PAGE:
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Who knew shields were so complicated?

Matthew Rossi

Reader Mike emailed in to ask us a question that we've long contemplated on the vagaries of Shields. Specifically, he was wondering why he and a warrior buddy both had different multipliers for block on their character window, but both blocked for approximately the same amount. Well, since I'm a prot warrior and therefore love shields and want to make little shield babies with them, I figured I'd provide some information.

Using a shield means you have to keep track of two separate stats. The first is Block Rating, which is the percentage multiplier on the character window: it tells you the chance for you to block an attack against a mob at your level. The various Block Rating on gear like the Battleworn Tuskguard or Bulwark of the Amani Empire (both pictured to the right) add to your chance to block an incoming attack the same way that Crit rating adds to your chance to crit or Defense rating adds to your ultimate Defense score. You can even see that the nice folks at Wowhead have done the math for us on how the rating converts to chance to block. Block rating, however, only tells you half of the story.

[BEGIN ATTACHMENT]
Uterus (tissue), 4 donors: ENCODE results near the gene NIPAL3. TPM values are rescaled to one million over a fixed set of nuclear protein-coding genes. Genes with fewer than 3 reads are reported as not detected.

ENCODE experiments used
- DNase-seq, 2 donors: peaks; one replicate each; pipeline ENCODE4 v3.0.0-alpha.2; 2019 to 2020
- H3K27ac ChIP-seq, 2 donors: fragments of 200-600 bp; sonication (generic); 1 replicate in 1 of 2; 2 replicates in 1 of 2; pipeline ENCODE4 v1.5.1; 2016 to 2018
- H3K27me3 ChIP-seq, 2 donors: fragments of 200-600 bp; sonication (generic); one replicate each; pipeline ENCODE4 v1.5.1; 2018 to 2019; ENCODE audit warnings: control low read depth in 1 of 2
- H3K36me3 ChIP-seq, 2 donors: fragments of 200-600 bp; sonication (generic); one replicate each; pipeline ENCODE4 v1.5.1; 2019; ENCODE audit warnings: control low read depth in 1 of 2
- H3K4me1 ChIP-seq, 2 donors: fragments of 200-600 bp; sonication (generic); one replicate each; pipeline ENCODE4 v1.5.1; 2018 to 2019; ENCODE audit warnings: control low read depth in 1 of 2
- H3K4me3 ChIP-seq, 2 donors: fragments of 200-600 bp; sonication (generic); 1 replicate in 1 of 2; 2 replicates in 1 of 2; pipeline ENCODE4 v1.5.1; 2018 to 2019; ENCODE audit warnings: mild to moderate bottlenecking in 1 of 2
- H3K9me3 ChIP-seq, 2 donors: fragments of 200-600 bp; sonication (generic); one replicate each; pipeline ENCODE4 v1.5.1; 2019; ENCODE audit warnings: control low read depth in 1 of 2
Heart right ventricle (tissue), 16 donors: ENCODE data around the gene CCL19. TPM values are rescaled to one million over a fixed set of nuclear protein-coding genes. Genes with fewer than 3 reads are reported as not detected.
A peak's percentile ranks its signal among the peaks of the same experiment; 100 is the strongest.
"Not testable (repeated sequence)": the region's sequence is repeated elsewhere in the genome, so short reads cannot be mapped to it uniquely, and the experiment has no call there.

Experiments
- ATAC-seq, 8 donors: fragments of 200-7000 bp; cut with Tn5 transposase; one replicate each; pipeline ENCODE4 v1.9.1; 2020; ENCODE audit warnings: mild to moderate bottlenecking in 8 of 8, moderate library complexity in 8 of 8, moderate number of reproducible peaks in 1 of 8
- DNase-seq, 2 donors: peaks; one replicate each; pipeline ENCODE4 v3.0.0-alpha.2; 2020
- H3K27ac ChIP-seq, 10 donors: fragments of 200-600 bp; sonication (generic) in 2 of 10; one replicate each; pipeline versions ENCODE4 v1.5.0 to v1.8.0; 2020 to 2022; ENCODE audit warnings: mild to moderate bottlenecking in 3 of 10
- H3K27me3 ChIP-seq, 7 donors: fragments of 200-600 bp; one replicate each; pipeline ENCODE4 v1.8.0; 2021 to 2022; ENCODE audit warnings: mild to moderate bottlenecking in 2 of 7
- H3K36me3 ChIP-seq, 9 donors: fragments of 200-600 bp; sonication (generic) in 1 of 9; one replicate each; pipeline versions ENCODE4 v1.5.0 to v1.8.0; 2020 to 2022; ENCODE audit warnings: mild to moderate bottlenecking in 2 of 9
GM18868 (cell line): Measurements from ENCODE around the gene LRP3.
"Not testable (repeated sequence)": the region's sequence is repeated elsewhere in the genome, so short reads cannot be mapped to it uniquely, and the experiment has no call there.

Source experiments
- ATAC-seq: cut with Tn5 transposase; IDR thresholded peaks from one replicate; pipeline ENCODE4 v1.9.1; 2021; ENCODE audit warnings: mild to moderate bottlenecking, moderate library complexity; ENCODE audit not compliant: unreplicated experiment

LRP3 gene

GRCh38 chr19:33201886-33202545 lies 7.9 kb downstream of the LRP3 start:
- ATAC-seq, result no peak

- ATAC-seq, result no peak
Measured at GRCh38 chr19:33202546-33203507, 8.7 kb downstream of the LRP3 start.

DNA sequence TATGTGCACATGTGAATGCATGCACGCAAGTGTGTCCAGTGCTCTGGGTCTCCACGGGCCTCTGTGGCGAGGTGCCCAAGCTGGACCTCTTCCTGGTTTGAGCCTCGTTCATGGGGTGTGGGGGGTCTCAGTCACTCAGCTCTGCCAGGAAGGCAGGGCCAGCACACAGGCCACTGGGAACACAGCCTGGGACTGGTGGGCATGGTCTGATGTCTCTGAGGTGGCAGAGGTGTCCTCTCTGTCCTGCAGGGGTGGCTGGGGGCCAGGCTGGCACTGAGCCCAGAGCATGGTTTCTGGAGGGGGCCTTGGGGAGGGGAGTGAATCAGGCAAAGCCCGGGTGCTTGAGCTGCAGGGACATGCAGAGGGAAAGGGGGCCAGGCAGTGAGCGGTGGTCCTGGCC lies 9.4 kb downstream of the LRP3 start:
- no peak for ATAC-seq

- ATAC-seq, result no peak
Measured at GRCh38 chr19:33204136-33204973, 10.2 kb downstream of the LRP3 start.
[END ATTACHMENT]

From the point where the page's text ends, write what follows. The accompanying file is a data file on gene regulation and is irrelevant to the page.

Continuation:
If you look again at the helmet and shield I linked, you'll also see that they have a stat that reads "Equip: Increases the Block Value of your Shield by 51." This is known as Block Value, and it is the meat of the block mechanic. Block value is the amount of damage you can absorb on a typical shield block, unmodified by talents. Warriors have a talent called "Shield Mastery" that increases the damage absorbed by up to 30%, and the WoWWiki link takes you to the exact new math caused by this talent or the various Paladin or Shaman ones, but my eyes start to bleed when I look at formulas. At any rate, block value is important for both tanking classes that use shields because it tells how much damage the shield is absorbing on a block, and it's important for a warrior because Shield Slam, one of our big threat moves, is increased by the block value (not the rating) the character possesses.

So there you go: shields, and why I would raise a whole household of the little buggers if I could.

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